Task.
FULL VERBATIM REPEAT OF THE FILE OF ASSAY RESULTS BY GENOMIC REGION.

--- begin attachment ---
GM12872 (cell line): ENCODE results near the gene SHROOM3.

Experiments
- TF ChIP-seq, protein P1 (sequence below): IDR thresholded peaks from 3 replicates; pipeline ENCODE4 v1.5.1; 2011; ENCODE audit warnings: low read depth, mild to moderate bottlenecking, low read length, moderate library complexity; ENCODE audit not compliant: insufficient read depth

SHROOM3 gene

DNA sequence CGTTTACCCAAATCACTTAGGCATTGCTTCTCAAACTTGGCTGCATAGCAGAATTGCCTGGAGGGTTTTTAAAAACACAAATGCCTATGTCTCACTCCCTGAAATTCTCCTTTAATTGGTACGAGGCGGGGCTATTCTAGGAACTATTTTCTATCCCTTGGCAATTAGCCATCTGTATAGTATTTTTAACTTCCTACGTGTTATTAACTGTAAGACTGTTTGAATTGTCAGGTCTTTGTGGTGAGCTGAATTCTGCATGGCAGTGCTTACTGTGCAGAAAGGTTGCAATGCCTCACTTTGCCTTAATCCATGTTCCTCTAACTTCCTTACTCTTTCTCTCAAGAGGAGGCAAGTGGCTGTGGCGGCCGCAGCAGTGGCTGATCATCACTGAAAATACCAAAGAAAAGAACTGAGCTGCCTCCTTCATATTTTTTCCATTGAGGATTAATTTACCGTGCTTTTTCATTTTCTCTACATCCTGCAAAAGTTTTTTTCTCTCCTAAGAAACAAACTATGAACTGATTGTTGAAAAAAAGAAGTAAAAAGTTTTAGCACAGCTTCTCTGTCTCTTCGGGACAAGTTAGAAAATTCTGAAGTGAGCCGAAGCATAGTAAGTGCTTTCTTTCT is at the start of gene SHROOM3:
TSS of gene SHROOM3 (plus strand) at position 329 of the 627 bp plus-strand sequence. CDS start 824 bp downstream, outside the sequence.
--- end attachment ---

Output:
GM12872 (cell line): ENCODE results near the gene SHROOM3.

Experiments
- TF ChIP-seq, protein P1 (sequence below): IDR thresholded peaks from 3 replicates; pipeline ENCODE4 v1.5.1; 2011; ENCODE audit warnings: low read depth, mild to moderate bottlenecking, low read length, moderate library complexity; ENCODE audit not compliant: insufficient read depth

SHROOM3 gene

DNA sequence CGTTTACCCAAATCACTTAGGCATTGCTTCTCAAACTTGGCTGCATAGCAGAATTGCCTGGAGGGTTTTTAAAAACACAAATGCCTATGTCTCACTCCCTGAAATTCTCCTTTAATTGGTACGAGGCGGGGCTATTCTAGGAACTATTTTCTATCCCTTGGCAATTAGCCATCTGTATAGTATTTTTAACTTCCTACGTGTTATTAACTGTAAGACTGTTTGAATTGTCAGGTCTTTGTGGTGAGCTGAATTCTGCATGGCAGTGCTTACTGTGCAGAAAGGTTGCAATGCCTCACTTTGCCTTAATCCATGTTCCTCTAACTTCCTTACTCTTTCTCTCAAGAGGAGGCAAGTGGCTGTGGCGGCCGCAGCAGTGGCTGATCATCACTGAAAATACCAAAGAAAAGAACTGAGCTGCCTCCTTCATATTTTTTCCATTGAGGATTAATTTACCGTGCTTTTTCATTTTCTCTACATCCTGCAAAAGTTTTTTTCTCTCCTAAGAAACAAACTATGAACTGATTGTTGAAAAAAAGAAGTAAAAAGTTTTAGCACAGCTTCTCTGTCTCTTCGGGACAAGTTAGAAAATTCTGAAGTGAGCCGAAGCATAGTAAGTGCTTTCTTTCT is at the start of gene SHROOM3:
TSS of gene SHROOM3 (plus strand) at position 329 of the 627 bp plus-strand sequence. CDS start 824 bp downstream, outside the sequence.